Wednesday, December 08, 2010


The Worm Eaters
    Schlockmeister Ted V. Mikels (The Corpse Grinders) produced this dreadful gross-out comedy featuring lots of bad actors consuming live worms onscreen. After the bouncy title rendition of "Nobody likes me/Everybody hates me/Guess I'll go eat worms," the viewer meets Herman Umgar (Herb Robins, who directed and scripted from Nancy Kapner's story), a worm-breeder with a club foot and a German accent. Umgar sneaks a worm-filled cake into a little girl's birthday party, causing the grossed-out guests to run around in sped-up comic style. Umgar's father was killed by his partner, the mayor's father, in 1939, but Umgar actually owns half the town and the mayor is determined to have the worm-breeder committed and take the town for himself. The first worm is eaten in a plate of spaghetti by a woman named Heidi, who turns into a half-worm mutant from the waist down for no apparent reason. Soon, Umgar has several mutants in a wire pen, gobbling like turkeys. The local lake turns red, and then three fishermen show up in Umgar's bedroom, explaining that they are part-worm and "live in peace under the red tide." They came to find mutant worm-women, and Umgar promises to make mates for them while attempting to maintain his land claim. By the time Umgar is force-fed a whole mouthful of worms and the mutants lead an attack on the mayor, the joke has worn off. – AllMovie Guide
    14% want to see it

    PG, 1 hr. 34 min.

    Director: Herb Robins

    December 5, 2010: Second Sunday of Advent Year A

    Well, okay, it’s got a few good lines (“That’s the sound of worms. I’d know it anywhere.”), a catchy theme song (future film scorer David Newman’s "You'll End Up Eating Worms"), and even a few cult-worthy WTF scenes (Umgar dancing ecstatically through a field of flowers with his favorite worm in his hands). But let’s face it, this is a movie entitled The Worm Eaters, and ultimately your enjoyment of it is going to hinge on whether or not you find entertainment value in watching people eat worms. Worms in cake, worms in ice cream, worms in hot dogs, worms in… well, you get the idea.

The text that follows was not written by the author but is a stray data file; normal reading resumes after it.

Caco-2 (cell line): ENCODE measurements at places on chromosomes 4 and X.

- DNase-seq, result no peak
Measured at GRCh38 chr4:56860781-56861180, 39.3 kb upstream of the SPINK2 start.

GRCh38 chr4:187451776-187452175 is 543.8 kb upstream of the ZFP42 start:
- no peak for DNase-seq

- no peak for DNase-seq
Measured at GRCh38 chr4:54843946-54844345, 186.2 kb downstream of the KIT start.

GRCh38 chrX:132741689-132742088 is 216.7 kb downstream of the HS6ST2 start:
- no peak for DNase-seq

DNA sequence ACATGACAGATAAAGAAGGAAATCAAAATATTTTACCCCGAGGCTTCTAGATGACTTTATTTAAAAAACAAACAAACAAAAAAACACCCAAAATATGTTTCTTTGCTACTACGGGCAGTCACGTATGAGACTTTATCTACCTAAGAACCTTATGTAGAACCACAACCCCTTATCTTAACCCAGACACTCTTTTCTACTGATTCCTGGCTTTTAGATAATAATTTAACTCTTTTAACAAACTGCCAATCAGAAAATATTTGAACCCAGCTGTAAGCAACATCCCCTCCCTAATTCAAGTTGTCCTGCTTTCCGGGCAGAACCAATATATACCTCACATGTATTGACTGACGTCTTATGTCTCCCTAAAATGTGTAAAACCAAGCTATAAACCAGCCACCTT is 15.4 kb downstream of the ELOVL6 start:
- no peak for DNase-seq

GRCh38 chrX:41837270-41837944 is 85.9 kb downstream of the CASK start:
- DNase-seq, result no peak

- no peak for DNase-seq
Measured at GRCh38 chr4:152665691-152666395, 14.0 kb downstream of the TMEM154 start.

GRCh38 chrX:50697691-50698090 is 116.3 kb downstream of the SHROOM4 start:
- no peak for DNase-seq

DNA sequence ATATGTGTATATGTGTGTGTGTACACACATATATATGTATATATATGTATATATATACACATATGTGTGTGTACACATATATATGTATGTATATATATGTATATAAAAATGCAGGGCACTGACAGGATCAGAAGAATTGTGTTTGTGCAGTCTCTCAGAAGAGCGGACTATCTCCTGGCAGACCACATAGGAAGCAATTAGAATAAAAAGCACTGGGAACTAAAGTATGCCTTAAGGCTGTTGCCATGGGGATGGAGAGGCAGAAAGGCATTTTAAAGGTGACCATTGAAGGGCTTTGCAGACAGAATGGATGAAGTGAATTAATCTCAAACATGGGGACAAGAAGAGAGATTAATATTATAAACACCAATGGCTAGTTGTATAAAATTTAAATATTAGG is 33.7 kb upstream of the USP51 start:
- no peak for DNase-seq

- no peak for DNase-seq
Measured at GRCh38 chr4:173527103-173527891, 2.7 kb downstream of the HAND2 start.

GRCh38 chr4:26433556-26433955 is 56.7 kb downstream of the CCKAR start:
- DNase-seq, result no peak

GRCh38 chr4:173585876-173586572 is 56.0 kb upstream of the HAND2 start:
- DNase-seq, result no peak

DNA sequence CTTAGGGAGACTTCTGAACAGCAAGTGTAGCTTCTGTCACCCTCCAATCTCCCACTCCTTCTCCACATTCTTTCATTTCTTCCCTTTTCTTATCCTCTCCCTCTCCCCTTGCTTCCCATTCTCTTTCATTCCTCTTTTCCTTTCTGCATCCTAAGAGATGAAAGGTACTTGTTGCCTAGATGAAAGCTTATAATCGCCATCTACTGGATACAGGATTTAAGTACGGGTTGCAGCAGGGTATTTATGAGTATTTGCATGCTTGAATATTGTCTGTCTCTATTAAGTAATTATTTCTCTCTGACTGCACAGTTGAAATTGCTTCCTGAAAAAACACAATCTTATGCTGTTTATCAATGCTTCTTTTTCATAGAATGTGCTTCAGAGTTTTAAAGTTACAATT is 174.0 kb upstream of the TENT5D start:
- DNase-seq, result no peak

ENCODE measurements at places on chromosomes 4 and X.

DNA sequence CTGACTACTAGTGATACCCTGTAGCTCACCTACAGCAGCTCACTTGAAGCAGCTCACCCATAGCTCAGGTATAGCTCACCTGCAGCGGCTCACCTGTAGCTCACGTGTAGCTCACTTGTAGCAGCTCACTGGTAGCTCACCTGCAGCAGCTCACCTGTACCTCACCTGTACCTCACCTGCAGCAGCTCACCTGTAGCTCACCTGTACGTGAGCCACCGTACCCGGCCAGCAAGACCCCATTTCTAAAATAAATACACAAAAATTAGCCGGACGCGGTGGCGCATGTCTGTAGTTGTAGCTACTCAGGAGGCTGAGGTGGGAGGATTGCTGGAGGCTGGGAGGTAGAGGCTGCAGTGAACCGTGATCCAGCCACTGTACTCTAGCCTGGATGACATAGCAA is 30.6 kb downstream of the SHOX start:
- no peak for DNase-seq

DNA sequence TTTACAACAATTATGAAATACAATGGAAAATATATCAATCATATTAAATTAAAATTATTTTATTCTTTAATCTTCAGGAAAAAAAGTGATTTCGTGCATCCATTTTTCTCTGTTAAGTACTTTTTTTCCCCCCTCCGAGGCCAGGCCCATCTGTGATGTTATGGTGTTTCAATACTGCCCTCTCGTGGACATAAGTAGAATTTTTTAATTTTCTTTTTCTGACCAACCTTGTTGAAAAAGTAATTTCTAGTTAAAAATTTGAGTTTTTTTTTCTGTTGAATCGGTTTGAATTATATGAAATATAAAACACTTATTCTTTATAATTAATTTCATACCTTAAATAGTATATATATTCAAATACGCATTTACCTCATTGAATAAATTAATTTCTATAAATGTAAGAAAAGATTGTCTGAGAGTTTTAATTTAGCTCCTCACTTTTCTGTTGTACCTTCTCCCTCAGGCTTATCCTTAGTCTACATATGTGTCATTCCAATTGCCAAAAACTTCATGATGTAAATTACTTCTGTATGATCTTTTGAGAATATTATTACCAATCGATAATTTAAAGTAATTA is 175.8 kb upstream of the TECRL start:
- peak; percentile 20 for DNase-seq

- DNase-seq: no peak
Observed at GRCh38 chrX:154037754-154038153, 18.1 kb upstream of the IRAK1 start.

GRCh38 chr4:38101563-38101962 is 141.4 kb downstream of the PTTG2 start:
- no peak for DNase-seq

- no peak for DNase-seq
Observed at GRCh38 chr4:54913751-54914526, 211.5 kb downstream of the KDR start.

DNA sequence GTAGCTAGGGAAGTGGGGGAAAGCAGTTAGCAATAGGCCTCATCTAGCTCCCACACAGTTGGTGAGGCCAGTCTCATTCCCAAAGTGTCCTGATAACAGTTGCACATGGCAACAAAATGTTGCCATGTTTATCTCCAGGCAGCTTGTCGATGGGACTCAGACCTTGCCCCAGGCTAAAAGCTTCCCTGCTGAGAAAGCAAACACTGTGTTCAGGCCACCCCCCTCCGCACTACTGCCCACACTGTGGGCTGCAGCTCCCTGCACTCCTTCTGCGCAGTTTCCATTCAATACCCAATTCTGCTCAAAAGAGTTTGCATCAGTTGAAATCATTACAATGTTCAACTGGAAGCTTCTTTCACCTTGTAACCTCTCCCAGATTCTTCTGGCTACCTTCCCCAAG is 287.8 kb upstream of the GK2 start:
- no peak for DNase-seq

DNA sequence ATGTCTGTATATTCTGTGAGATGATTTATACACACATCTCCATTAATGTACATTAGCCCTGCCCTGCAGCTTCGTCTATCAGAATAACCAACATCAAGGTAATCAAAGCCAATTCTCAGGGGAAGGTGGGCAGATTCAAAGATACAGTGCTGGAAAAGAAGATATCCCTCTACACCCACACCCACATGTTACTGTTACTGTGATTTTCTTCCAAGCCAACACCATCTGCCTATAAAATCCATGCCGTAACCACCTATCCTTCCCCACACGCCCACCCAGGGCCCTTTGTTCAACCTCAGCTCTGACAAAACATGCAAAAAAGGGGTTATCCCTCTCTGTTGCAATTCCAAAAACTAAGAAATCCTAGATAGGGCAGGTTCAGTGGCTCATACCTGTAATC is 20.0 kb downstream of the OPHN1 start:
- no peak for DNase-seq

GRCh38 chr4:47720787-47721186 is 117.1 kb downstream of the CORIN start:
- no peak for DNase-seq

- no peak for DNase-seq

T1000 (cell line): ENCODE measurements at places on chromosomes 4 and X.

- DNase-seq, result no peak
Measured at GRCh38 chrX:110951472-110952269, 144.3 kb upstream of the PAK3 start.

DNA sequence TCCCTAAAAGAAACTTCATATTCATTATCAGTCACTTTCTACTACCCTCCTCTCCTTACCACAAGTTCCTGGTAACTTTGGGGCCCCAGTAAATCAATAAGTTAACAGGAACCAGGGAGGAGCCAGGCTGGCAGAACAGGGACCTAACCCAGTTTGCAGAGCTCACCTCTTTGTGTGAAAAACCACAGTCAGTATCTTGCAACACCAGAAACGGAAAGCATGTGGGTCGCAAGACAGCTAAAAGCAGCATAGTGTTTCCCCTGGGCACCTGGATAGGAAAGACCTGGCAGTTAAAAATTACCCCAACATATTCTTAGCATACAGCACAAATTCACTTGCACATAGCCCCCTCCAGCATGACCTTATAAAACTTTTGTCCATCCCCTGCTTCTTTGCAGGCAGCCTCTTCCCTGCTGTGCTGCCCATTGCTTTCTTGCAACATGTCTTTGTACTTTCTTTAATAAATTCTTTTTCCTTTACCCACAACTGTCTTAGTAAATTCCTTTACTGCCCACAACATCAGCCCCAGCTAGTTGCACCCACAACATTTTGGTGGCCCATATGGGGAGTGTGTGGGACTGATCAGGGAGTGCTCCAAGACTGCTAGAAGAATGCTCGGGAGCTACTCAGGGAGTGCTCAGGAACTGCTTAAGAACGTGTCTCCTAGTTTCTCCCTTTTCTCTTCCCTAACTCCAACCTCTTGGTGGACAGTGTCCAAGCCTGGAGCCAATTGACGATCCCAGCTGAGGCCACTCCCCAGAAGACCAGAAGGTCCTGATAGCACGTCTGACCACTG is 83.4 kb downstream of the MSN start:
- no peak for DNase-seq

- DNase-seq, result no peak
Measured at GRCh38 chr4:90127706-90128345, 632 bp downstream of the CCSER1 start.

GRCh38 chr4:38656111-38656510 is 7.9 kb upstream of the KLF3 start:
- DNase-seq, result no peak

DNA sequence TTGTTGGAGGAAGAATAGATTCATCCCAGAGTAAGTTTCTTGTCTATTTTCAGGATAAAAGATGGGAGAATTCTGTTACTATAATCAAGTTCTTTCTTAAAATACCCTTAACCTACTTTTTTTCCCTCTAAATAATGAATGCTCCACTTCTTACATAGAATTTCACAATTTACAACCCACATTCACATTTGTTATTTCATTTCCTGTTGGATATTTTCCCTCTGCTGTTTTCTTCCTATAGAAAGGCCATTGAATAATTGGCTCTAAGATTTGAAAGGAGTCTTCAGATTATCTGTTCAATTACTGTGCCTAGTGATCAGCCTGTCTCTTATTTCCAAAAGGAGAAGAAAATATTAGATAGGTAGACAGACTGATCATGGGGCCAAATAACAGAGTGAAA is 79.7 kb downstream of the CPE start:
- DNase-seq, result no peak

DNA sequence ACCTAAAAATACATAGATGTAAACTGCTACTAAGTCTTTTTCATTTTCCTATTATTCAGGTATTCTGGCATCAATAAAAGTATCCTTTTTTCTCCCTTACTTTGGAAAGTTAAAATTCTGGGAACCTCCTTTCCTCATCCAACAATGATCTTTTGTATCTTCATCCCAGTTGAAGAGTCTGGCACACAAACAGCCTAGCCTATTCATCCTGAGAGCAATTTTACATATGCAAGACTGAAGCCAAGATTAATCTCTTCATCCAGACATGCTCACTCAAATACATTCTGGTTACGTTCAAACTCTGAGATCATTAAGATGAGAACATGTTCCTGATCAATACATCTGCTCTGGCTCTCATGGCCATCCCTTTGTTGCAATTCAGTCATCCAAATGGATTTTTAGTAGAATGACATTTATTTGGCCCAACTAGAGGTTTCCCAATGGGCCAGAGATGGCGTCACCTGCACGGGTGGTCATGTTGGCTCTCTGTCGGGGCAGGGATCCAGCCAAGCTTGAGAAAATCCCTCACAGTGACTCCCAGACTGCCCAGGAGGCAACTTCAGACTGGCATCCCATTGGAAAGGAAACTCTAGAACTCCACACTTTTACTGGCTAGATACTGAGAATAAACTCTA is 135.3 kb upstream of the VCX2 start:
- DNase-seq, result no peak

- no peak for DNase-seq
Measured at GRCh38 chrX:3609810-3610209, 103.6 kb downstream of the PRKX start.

Now, having been born with my fair share of Y chromosomes, I don’t mind a bit of juvenile gross-out humor now and then. In fact, I can watch Monty Python’s vomit filled Mr. Creosote sketch time and time again and find it funnier every single time. But The Worm Eaters, with its endless extreme close ups of wide open mouths stuffed full of wiggling invertebrates just doesn’t do it for me.

    Maybe that’s why, out of all the deep theological stuff in this week’s readings, my simple mind got hung up on the seemingly throwaway fact that John The Baptist liked to chow down on locusts. Why did we even need to know that? Was Matthew just taking a cheap shot and trying to make us gag before moving on to the more serious matters? Probably not. Since the book of Matthew isn’t very much of a side-splitter, it’s more likely that the reference to Mr. The Baptist’s diet was a kind of short hand meant to tell us something about the character of John.

    But what? Well, besides the fact that he had a strong stomach, John’s culinary habits combined with his camel hair wardrobe lets us know he was one of the Nazarites, a sect of Jews whose lifestyle was designed to show they were set apart from others and consecrated to God. In addition to that, a number of the early Church fathers saw John’s choice of locusts as having symbolic meaning. Origen opined that John “was eating locusts because the people were being nourished by a word that traveled high aloft in the air and had not yet passed over the earth.”  St. Peter Chrysologus suggested  that the Baptist’s menu reflected his message of “Repent, for the kingdom of heaven is at hand!” “Locusts intended for sinners worthy of chastisement” he wrote, “are rightly considered to be food for repentance, so that bounding from the place of sin to the place of repentance the sinner may fly to heaven on the wings of forgiveness.”

    Whatever the reason may be, practical or poetic, it’s nice to know the mention of John’s creepy crawly cuisine was more than just a case of Mathew trying to make us wince in disgust. I can’t really say the same for The Worm Eaters.

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